What is so special about this cru Poggio alle Mura?  Well, it is the result our over 30 years of ongoing research at my family’s vineyard estate, Castello Banfi.  When we first began planting our vines there in the late 1970s studies from the University of Bordeaux indicated which strains of many varietals we should plant, based on the soil type and microclimate of each vineyard.  But when it came to the region’s native Sangiovese, there was only local lore, no scientific research.  So we took it upon ourselves to figure out this vine, and set off on three decades of incredibly detailed research.
    We started with 600 apparent variations on Sangiovese, because it is so susceptible to variations in weather and soil, and narrowed that down to 160 truly genetically different clones.  We planted a vineyard with two rows of each type, made wine from each of them, and charted the differences – remember, you only get one chance a year to make wine, so this took time.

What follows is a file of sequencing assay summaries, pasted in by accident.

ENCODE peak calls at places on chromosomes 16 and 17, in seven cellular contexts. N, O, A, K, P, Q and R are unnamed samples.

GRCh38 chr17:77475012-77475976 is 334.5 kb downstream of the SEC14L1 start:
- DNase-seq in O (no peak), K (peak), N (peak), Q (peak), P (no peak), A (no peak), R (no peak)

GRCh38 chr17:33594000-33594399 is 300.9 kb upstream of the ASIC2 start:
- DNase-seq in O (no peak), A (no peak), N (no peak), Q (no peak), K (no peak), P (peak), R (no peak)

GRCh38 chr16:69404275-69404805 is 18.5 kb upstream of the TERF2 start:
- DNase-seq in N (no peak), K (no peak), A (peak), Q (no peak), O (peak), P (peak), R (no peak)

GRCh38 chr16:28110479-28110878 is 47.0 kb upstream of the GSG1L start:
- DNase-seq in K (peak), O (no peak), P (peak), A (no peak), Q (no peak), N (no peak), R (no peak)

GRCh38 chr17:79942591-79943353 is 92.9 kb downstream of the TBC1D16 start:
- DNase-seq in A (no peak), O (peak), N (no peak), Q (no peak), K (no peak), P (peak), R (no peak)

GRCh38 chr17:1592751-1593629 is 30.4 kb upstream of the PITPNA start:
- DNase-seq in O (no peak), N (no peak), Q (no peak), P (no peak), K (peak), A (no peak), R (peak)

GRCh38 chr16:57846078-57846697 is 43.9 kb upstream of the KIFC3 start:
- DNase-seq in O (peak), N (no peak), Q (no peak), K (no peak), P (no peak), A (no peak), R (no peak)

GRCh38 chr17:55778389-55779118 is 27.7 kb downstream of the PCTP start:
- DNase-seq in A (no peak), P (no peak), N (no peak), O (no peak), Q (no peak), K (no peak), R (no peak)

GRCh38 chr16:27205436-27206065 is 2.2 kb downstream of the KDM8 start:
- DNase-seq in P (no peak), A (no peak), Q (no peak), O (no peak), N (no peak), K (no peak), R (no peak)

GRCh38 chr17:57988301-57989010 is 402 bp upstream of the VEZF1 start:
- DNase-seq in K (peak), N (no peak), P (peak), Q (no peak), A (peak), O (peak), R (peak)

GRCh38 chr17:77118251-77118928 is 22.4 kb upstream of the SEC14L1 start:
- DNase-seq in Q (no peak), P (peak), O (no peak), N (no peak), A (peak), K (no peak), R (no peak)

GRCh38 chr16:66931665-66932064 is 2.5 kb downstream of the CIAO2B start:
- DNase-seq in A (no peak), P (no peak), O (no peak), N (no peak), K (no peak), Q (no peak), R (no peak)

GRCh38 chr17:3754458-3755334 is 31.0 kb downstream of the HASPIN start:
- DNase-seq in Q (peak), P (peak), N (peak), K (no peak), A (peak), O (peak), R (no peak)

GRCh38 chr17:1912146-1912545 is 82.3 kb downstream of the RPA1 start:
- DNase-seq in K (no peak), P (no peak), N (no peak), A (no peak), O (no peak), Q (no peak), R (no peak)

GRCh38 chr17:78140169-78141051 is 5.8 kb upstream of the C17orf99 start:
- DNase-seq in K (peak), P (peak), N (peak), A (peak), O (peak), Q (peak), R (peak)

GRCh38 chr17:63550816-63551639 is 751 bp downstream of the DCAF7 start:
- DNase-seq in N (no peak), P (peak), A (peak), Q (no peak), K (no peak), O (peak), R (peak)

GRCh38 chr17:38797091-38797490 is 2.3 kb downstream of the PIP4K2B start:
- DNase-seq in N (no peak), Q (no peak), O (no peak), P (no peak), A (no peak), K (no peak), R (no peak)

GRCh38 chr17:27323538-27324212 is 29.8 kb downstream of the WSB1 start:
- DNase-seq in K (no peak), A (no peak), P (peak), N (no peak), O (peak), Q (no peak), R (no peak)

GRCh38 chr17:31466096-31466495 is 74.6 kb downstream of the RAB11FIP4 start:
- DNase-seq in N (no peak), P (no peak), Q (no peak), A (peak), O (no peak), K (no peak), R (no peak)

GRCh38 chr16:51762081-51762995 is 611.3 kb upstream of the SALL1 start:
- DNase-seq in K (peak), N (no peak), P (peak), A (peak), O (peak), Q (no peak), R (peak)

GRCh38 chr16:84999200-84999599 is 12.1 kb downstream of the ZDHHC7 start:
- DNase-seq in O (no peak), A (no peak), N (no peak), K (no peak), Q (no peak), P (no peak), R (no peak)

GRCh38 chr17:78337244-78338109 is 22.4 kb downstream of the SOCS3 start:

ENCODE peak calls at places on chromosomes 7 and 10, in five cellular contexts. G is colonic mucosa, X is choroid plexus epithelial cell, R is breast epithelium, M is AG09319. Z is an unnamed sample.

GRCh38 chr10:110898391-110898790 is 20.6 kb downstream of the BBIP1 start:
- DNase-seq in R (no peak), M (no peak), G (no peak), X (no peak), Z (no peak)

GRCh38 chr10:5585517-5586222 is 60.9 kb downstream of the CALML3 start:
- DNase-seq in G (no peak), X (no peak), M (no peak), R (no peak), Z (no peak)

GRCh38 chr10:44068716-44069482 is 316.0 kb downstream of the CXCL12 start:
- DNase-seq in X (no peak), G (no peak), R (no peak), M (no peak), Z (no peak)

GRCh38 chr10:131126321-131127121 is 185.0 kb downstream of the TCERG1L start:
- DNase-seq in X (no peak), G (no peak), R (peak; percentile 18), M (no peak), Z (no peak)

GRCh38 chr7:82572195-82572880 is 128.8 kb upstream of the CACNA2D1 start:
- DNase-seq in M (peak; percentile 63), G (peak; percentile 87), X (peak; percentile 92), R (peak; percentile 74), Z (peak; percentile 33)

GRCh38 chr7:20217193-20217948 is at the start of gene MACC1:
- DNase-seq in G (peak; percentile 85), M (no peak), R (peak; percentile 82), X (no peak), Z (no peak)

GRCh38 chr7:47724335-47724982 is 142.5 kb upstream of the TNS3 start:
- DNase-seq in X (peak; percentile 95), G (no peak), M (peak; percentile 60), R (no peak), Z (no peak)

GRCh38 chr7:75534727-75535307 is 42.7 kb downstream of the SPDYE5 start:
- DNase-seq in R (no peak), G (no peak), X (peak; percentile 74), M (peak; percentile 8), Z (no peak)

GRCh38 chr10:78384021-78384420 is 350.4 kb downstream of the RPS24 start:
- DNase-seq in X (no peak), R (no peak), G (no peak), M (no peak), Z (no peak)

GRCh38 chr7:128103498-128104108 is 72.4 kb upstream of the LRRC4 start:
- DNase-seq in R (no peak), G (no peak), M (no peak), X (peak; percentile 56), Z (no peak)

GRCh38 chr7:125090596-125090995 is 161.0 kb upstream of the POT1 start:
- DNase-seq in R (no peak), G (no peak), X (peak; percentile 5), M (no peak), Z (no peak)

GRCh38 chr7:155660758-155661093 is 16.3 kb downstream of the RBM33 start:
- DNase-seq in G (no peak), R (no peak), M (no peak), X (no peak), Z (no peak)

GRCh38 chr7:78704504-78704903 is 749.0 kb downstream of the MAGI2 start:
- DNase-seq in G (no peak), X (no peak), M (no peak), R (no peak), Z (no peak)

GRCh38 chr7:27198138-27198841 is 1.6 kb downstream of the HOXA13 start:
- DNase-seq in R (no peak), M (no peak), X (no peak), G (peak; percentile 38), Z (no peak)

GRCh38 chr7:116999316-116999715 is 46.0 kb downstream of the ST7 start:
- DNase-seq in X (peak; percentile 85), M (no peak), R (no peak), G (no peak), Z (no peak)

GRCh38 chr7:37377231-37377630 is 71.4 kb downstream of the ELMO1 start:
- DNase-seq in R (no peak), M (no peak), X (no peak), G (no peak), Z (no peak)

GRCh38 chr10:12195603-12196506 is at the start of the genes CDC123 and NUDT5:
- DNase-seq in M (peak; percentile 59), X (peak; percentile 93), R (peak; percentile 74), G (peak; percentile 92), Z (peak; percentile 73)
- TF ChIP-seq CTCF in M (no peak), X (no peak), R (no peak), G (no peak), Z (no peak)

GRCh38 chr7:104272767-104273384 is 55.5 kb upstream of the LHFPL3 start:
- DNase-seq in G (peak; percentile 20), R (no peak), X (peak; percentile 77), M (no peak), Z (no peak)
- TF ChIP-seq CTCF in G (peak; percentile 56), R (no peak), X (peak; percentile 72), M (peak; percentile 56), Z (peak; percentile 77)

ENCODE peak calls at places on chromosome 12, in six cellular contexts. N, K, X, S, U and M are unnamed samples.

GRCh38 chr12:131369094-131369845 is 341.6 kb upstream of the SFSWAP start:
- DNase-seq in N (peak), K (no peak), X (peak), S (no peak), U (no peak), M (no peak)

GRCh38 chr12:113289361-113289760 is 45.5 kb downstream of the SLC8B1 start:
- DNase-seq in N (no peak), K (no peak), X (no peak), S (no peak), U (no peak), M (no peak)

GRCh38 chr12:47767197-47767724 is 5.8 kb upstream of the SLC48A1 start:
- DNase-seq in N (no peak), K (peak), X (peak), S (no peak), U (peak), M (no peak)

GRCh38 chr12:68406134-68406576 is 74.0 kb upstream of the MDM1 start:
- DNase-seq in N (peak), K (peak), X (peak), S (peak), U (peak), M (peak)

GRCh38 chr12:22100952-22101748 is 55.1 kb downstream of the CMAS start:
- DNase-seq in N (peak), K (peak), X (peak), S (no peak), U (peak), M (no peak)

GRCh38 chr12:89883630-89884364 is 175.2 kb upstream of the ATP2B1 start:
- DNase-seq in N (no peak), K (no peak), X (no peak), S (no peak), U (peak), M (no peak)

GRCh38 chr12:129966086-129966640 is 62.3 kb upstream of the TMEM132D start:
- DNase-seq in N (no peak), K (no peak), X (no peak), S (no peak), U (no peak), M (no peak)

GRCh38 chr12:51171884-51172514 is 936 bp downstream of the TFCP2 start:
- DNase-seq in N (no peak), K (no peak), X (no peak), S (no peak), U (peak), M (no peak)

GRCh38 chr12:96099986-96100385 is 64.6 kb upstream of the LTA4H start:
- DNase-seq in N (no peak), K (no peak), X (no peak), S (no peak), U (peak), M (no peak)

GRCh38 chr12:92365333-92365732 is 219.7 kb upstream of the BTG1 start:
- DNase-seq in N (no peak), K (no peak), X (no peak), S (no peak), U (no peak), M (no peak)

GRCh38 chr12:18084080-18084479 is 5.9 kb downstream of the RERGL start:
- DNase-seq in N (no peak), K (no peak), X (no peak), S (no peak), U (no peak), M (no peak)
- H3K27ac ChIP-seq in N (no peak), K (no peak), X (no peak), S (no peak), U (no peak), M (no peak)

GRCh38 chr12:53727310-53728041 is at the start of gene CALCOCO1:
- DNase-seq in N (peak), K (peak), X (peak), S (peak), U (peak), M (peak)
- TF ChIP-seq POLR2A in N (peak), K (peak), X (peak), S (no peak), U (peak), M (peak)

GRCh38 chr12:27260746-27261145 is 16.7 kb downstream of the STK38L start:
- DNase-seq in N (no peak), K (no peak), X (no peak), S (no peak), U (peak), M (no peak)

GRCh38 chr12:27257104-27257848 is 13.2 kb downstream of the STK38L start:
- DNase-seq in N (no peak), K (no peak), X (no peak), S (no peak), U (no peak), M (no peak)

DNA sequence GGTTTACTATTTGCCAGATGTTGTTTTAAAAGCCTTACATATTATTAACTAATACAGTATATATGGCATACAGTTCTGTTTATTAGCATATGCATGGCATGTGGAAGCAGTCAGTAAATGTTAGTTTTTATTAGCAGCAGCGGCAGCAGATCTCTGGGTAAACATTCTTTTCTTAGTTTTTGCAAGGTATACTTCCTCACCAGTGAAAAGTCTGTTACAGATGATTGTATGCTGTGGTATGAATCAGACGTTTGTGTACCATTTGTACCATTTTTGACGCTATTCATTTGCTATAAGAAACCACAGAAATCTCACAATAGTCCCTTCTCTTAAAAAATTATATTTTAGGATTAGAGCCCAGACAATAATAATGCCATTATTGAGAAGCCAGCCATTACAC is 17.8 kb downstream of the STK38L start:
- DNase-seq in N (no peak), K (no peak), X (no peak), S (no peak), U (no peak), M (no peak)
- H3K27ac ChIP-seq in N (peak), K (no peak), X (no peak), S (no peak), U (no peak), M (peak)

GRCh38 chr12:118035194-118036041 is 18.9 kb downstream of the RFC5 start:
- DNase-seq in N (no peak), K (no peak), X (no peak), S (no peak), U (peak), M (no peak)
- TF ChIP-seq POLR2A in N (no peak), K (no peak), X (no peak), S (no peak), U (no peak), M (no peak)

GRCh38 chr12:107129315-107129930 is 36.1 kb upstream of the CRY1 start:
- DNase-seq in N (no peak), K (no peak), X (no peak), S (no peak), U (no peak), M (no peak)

It took about ten years to get some concrete results, though we continue to experiment today and always will – you never stop learning in science and nature!  Once we determined which were the best, complementary clones that could be planted together to make the best Brunello, we chose to plant them in what we determined to be the optimal vineyard sites.  Coincidentally, the best soils and climate conditions are in the slopes surrounding the medieval fortress today known as Castello Banfi, known since Etruscan times as Poggio alle Mura – the walled hilltop.  Hence the name of our most special “cru” of Brunello, representing a synthesis between tradition and innovation.